Simon and Jane bought the clock in the late 1980s. They think it may originally have had a pediment at the top but that perhaps it was too tall for some past owner's cottage. They report:
It is keeping excellent time (has an eight day movement) and chimes the number of hours, it has a lovely mellow chime which we can hear throughout the house.
As shown in an earlier post, there were three generations of clockmakers working in Alnwick, Northumberland, between the 1740s and 1840s - all called Joseph Daglish. Simon and Jane's clock was probably made by the younger Joseph (1775-1843).
The premises were in Peakes Lane in Alnwick, close to the centre of the town and near the Town Hall. It is now known as Paikes Lane - and, although there is no surviving clues as to the location of the business, I took the photos below on a recent visit.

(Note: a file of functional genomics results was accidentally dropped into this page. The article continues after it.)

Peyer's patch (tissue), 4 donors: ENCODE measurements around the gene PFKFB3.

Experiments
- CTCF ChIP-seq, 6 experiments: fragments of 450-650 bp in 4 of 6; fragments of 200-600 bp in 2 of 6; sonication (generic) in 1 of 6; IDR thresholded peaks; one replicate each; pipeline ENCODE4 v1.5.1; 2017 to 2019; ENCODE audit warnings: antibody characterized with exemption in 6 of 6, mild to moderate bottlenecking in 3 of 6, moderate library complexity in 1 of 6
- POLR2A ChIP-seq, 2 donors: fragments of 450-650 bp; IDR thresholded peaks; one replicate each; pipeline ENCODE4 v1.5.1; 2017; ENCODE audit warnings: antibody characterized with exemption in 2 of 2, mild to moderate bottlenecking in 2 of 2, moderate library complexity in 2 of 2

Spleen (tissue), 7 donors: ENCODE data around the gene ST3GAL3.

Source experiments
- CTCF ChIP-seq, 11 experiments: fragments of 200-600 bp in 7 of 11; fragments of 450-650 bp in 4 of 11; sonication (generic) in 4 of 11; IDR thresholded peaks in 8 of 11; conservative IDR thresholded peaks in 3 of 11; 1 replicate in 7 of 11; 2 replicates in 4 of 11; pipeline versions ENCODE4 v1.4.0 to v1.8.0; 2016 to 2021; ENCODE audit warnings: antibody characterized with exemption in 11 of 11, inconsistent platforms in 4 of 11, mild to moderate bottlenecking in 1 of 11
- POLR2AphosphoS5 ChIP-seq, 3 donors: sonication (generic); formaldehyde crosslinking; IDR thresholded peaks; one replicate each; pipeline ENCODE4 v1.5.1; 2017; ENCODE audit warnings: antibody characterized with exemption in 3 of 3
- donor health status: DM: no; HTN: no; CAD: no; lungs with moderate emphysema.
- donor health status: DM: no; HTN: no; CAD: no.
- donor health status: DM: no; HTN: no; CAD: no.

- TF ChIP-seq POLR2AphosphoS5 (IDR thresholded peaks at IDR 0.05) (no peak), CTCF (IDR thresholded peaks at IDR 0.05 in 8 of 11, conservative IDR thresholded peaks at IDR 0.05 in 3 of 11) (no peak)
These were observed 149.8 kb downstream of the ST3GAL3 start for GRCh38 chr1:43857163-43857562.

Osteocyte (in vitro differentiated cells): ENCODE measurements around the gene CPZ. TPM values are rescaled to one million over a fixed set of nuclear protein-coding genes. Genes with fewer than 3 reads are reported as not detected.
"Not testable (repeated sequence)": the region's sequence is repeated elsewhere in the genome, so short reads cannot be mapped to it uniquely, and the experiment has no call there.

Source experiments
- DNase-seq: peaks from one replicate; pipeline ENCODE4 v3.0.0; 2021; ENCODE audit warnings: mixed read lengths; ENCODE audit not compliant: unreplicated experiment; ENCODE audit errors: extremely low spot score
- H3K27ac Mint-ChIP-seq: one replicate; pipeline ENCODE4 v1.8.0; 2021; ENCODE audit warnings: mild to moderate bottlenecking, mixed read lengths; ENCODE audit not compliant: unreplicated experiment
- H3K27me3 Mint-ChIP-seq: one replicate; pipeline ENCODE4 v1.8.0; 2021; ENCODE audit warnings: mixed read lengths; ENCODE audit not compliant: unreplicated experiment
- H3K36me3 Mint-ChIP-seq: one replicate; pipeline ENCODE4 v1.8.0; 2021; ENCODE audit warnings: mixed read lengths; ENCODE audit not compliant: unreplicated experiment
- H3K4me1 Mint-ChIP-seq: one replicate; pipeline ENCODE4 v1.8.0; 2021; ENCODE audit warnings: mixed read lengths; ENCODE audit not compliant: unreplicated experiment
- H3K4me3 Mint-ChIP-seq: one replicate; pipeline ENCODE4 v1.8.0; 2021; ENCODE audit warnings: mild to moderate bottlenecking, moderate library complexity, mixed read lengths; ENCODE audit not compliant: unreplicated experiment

My grateful thanks to Simon and Jane for providing the photos of their clock.
If you have any photos of objects with a Daglish connection, I would be very pleased to hear from you.
Update - June 2008:Peter Fenwick kindly sent me a photo of a clock by Joseph Daglish that he saw for sale. This one has a rare and magnificent dial by the dialmaker Richard Hipkiss, who was making dials in the period 1805 to 1811.
Peter writes that in the dial centre, to the right of the number 9, are the words "Nile, Copenhagen, Trafalgar" on the drape held by the cherub.
The arch shows a country house with a boating lake. The clock is housed in a typical Northumbrian oak case.
My thanks to Peter for the photo and details.